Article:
The Houston Museum of Natural Science was founded in 1909 – meaning that the curators of the Houston Museum of Natural Science have been collecting and preserving natural and cultural treasures for a hundred years now. For this yearlong series, our current curators have chosen one hundred exceptional objects from the Museum’s immense storehouse of specimens and artifacts—one for each year of our history. Check back here frequently to learn more about this diverse selection of behind-the-scenes curiosities—we will post the image and description of a new object every few days.
This description is from David Temple, the museum’s curator of paleontology. He’s chosen a selection of objects that represent the most fascinating fossils in the Museum’s collections, that we’ll be sharing here – and at 100.hmns.org – throughout the year.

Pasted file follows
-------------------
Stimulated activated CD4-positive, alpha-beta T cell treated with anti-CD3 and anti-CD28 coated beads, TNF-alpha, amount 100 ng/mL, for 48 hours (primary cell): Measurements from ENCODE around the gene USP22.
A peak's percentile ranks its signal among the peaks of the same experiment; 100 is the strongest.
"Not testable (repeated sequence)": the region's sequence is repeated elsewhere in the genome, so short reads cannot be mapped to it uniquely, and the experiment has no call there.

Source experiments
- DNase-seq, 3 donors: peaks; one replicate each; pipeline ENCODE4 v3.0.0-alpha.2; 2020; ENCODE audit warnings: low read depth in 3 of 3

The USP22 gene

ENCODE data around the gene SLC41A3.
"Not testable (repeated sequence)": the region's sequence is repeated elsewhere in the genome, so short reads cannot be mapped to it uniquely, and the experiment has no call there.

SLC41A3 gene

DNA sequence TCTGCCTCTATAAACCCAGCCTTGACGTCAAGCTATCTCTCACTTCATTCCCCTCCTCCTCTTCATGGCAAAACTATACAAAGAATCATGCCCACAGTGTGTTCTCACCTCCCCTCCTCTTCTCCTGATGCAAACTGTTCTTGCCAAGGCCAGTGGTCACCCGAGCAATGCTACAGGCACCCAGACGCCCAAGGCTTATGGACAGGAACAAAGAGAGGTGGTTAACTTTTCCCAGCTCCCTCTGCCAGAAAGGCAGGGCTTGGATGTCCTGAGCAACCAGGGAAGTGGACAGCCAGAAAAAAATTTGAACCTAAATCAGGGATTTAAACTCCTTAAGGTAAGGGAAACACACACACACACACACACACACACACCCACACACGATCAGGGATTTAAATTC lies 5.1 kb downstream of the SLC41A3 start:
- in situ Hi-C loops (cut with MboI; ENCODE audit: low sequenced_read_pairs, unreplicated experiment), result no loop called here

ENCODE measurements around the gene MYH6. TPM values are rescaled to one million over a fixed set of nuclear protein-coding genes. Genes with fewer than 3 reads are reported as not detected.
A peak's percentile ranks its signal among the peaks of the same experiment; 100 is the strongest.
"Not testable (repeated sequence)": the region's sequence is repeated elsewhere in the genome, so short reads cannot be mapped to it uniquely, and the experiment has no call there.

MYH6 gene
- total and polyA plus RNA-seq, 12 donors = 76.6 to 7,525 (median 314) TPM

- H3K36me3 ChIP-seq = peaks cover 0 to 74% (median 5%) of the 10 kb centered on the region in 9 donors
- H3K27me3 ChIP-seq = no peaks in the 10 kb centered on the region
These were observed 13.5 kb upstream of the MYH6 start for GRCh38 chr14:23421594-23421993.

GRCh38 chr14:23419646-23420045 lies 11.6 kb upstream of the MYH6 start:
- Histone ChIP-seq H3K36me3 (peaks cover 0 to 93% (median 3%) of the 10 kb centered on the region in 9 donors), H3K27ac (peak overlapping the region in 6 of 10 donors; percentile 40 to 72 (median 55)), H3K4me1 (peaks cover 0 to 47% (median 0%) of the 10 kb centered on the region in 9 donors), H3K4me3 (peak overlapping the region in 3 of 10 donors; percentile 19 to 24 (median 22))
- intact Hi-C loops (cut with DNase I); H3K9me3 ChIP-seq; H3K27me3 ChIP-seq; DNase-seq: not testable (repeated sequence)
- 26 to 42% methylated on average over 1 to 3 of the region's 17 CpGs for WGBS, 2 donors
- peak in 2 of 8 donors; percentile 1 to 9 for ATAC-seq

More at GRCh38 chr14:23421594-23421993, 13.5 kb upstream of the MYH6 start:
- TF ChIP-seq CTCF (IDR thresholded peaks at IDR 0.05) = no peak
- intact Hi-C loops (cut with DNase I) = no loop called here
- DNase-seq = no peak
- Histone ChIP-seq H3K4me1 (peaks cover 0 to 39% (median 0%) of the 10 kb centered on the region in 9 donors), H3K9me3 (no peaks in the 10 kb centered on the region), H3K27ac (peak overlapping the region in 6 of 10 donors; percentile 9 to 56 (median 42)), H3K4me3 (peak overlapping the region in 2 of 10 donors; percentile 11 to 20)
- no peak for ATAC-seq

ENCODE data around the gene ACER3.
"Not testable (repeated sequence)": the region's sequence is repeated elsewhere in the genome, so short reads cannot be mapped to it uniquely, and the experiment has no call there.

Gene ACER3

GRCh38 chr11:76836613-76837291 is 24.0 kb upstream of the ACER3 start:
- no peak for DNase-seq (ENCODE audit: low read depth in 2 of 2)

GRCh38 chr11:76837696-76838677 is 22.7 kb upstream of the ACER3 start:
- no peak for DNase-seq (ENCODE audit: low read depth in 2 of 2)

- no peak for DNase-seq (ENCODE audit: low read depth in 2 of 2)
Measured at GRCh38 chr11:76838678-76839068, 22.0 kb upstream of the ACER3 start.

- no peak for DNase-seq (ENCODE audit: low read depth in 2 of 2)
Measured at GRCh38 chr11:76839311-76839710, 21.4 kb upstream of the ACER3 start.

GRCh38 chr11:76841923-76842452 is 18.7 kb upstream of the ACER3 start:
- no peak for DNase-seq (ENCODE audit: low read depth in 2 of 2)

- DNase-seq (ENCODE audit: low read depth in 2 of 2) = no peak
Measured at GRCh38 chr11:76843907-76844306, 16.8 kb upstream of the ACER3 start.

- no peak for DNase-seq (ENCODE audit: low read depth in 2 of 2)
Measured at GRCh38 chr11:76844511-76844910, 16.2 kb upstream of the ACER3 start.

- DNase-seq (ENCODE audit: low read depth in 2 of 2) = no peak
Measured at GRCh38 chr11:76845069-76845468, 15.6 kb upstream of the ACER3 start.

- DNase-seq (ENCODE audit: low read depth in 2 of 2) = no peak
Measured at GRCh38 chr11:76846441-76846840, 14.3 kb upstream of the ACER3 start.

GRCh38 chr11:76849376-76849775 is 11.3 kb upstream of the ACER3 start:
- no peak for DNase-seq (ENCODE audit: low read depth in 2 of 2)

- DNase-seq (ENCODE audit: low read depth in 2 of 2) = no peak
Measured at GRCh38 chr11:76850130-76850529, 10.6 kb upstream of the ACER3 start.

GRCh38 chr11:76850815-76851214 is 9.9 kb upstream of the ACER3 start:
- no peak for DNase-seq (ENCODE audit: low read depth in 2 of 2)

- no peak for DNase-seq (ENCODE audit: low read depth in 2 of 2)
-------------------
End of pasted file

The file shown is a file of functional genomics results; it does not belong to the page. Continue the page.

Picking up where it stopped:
Trilobites, Homotelus bromidensis
(Ordovician, Bromide Formation, Criner Hills, Oklahoma)
First appearing 530 million years ago during the Cambrian Period, trilobites flourished in shallow seas for 290 million years, placing them among the most successful of early complex life forms. Today, fossilized trilobites are popular with collectors because they are abundant, often well preserved, and occur in a wide variety of forms.
Trilobites were among the first animals to have hard body parts and easily recognizable eyes. While most trilobites were on the order of several centimeters long, a few species reached lengths of over half a meter.